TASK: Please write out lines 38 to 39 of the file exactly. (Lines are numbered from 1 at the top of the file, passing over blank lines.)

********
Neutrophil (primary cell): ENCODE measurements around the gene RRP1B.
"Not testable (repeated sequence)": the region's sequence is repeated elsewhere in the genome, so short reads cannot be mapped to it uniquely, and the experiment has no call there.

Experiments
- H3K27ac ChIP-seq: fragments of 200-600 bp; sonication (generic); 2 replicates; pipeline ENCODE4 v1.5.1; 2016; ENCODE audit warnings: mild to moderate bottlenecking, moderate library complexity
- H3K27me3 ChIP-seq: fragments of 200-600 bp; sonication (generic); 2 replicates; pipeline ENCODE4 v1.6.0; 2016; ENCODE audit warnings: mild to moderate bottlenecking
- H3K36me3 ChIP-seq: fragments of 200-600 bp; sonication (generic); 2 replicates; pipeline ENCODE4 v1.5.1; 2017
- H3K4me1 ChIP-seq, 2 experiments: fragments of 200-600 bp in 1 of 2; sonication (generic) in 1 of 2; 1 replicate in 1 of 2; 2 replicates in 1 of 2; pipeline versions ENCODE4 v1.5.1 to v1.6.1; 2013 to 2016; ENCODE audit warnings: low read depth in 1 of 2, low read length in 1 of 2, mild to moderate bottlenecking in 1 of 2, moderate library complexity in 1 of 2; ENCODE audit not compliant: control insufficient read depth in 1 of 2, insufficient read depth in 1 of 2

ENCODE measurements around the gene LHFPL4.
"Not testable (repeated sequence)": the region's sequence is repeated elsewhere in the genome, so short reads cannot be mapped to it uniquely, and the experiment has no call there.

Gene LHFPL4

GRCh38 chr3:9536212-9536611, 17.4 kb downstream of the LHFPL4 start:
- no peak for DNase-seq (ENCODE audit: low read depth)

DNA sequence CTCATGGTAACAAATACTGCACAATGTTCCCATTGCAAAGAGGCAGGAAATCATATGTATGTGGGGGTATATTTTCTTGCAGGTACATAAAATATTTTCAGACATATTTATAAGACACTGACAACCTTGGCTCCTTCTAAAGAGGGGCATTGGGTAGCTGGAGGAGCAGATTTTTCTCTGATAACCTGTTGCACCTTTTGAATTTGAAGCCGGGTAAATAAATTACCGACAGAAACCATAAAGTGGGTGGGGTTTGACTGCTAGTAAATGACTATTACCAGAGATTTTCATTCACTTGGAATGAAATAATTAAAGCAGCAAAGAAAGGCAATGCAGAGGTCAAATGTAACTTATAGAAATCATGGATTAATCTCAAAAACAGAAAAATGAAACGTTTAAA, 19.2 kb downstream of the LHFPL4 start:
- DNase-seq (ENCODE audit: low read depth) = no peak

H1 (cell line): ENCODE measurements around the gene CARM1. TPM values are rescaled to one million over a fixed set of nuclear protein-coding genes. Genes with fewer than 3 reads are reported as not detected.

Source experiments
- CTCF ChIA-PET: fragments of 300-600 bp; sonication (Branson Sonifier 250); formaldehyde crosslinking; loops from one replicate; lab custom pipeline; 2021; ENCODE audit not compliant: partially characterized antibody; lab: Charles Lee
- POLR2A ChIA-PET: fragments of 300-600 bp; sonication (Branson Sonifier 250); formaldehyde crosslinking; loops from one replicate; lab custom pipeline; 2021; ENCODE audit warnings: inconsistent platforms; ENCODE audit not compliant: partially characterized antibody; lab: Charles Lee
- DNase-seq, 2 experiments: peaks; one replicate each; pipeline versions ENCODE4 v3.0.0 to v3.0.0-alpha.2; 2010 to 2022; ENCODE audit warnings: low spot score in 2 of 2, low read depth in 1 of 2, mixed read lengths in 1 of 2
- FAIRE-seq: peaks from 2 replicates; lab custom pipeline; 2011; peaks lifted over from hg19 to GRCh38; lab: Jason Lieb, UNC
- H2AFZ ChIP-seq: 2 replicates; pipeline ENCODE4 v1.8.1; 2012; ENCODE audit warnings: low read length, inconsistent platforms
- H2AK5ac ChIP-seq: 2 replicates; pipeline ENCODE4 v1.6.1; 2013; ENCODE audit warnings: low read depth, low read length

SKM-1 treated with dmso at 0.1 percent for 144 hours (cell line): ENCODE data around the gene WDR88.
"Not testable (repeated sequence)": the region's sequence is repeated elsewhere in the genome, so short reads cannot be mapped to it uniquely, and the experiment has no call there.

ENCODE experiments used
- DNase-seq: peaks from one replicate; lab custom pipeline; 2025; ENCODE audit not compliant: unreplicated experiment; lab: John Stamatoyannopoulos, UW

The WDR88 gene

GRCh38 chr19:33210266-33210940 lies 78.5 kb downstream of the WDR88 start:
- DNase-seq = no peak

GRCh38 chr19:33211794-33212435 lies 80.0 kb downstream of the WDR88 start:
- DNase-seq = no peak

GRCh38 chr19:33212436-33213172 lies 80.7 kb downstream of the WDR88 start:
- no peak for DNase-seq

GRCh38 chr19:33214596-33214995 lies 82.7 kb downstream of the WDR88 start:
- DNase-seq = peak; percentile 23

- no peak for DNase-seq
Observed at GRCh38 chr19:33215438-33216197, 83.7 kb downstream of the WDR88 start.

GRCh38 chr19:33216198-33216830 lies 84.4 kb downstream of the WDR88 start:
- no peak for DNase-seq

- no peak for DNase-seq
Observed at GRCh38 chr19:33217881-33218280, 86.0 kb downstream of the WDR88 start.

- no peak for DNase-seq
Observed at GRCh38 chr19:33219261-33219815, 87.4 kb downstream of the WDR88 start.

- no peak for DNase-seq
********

GRCh38 chr19:33216198-33216830 lies 84.4 kb downstream of the WDR88 start:
- no peak for DNase-seq